A group in Arizona is recruiting volunteers from all quarters of the voter spectrum to observe a complete hand audit of every vote cast in Maricopa County in the November 2020 election. The Arizona Senate is having the audit conducted by an outside party; what the group in Arizona is doing is enlisting observers from among the interested voting and partisan groups in the state.
There was a previous audit by the county of equipment used in the November election, but it was not an audit of ballots. Its sole charter was to audit the performance of equipment. Generic implications that the vote itself has been forensically audited already — frequently conveyed by vague language in news reporting — are incorrect.
There is no legitimate reason to insist that the full audit of ballots not be done. The shrieking demon chorus is out in force on social media claiming that performing an audit is the same thing as falsely alleging election fraud. It’s not, of course. No audit is, per se, an allegation of fraud. What every audit is, per se, is a measure to police potential fraud and ensure against it.
It can justly be said that only cheaters are relentlessly determined to prevent such ordinary and sensible measures.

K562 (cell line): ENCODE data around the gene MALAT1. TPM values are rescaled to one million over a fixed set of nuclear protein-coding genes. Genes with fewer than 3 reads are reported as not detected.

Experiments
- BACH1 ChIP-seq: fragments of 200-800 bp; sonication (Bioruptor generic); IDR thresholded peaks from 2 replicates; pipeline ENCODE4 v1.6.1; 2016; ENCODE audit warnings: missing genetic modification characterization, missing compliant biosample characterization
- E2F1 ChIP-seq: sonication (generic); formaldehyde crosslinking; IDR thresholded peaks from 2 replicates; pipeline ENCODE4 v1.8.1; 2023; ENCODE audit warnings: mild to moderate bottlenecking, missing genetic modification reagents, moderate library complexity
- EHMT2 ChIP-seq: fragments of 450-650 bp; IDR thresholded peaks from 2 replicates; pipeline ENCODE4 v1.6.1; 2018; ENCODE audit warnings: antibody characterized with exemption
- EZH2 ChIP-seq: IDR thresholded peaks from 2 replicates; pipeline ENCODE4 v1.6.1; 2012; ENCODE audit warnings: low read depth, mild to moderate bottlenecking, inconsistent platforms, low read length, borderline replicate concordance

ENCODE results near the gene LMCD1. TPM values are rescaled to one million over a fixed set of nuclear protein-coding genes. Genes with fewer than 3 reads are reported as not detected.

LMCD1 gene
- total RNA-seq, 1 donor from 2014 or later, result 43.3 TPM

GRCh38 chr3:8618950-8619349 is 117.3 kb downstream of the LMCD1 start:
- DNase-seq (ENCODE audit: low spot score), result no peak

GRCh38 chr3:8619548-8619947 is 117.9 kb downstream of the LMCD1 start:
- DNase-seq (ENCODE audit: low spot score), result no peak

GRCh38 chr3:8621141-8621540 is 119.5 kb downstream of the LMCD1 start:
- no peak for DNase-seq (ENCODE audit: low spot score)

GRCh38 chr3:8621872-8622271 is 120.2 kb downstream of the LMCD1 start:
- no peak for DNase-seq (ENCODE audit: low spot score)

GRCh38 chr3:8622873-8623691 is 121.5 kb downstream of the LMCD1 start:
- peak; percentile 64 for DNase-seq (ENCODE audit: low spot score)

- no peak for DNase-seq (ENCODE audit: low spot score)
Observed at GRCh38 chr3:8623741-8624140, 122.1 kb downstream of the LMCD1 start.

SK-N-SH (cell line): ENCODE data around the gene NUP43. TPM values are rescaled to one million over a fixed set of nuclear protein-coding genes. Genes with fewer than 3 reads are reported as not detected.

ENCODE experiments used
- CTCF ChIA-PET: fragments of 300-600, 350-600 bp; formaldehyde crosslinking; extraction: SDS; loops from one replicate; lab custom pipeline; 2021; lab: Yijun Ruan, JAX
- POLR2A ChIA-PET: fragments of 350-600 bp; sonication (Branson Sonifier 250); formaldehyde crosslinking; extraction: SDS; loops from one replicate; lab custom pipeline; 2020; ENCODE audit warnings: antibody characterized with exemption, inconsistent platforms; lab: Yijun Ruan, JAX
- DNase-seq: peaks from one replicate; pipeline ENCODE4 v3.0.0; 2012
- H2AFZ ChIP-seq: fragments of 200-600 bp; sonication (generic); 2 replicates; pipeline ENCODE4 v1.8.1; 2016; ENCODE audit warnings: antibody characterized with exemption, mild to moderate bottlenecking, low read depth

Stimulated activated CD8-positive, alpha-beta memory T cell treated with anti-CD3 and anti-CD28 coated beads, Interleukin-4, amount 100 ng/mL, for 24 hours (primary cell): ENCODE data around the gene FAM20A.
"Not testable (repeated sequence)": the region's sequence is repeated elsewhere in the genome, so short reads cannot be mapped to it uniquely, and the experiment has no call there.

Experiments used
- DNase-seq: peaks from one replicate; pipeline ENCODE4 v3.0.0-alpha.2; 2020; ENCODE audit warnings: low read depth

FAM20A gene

Which puts the actions of Google and wufoo in a most unfavorable light.
The hat-tip goes to Jack Lombardi, a Republican running for office in Illinois:
Google deplatformed the Maricopa county audit volunteer observer application.
The audit application was then switched to using wufoo, who also deplatformed them.
What is big tech trying to hide?
— Jack Lombardi for Congress IL-16 R (@JackLombardi) April 16, 2021
Indeed, the Maricopa County audit group confirms that Google de-platformed their online recruiting form for volunteers.
Because #Google chose to censor our form recruiting Volunteer Observers from all parties, we are now using this link: https://t.co/74DV4eYDOw@MaricopaGOP @MaricopaDems @AZGOP @azdemparty @Arizona_LP @AZGreenParty
— Maricopa Arizona Audit (@ArizonaAudit) April 15, 2021
Their tweet and other social media outreaches offered a wufoo.com link on Thursday afternoon. Now it too has been de-platformed.
The obvious fair-play thing to do is to not stand in the way of a perfectly legitimate audit. Going all out to inhibit or derail the audit — abusing the power that comes with hosting communications — is an act of supreme illegitimacy. If you want to convince people there’s nothing to hide about the 2020 election, this is exactly the wrong way to go about it. There is no contrary argument. There’s no valid reason not to hold a full-vote audit, and there’s definitely no excuse for third parties trying to thwart an audit ordered via due process by the Arizona Senate, which has every right to order the audit. Fighting it so hard makes these folks look guilty. Those who are convinced there’s no guilt should stand back and let the audit prove it.